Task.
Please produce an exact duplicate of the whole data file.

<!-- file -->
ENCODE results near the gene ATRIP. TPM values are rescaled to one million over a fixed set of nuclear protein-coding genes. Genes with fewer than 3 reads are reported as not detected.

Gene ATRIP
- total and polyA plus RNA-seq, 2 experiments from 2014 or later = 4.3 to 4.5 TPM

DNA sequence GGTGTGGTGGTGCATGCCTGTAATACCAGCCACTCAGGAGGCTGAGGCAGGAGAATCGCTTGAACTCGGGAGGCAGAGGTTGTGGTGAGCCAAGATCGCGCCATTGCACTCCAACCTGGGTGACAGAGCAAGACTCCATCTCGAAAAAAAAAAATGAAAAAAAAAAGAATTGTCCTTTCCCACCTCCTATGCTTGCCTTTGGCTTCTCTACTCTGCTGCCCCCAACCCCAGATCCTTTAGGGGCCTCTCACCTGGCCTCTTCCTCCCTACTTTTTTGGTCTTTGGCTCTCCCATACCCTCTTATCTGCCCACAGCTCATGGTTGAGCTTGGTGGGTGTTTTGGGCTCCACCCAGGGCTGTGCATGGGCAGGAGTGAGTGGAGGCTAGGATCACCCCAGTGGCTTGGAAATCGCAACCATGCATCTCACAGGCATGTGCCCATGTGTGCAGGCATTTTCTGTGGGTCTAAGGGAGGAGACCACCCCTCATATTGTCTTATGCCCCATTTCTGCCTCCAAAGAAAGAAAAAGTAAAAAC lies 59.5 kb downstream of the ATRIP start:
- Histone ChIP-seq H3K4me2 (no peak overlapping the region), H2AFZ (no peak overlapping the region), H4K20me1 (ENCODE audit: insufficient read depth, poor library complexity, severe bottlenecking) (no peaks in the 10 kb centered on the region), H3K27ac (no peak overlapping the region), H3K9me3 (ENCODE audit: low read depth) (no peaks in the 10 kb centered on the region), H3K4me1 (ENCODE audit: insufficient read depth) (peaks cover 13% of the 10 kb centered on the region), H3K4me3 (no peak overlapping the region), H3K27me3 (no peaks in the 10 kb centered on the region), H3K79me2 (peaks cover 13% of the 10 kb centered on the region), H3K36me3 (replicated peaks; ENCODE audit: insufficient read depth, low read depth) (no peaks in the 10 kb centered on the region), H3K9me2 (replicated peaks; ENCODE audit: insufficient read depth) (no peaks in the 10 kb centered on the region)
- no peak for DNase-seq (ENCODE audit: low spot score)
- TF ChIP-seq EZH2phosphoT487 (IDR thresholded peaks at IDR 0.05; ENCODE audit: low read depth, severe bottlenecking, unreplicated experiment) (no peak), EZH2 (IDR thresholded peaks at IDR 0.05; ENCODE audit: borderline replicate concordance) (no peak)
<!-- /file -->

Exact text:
ENCODE results near the gene ATRIP. TPM values are rescaled to one million over a fixed set of nuclear protein-coding genes. Genes with fewer than 3 reads are reported as not detected.

Gene ATRIP
- total and polyA plus RNA-seq, 2 experiments from 2014 or later = 4.3 to 4.5 TPM

DNA sequence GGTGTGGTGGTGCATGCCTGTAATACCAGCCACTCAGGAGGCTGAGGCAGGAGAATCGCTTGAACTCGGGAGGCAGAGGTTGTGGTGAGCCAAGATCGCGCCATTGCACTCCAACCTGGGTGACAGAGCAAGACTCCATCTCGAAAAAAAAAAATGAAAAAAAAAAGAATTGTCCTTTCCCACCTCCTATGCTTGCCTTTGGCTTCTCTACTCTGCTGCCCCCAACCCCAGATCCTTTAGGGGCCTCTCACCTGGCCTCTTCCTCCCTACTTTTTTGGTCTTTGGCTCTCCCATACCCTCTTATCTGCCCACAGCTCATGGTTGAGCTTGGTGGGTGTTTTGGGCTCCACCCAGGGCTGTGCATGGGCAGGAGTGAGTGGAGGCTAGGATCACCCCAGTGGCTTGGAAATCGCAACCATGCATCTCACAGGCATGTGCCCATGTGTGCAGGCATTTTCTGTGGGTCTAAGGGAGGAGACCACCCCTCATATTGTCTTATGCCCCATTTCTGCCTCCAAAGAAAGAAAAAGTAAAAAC lies 59.5 kb downstream of the ATRIP start:
- Histone ChIP-seq H3K4me2 (no peak overlapping the region), H2AFZ (no peak overlapping the region), H4K20me1 (ENCODE audit: insufficient read depth, poor library complexity, severe bottlenecking) (no peaks in the 10 kb centered on the region), H3K27ac (no peak overlapping the region), H3K9me3 (ENCODE audit: low read depth) (no peaks in the 10 kb centered on the region), H3K4me1 (ENCODE audit: insufficient read depth) (peaks cover 13% of the 10 kb centered on the region), H3K4me3 (no peak overlapping the region), H3K27me3 (no peaks in the 10 kb centered on the region), H3K79me2 (peaks cover 13% of the 10 kb centered on the region), H3K36me3 (replicated peaks; ENCODE audit: insufficient read depth, low read depth) (no peaks in the 10 kb centered on the region), H3K9me2 (replicated peaks; ENCODE audit: insufficient read depth) (no peaks in the 10 kb centered on the region)
- no peak for DNase-seq (ENCODE audit: low spot score)
- TF ChIP-seq EZH2phosphoT487 (IDR thresholded peaks at IDR 0.05; ENCODE audit: low read depth, severe bottlenecking, unreplicated experiment) (no peak), EZH2 (IDR thresholded peaks at IDR 0.05; ENCODE audit: borderline replicate concordance) (no peak)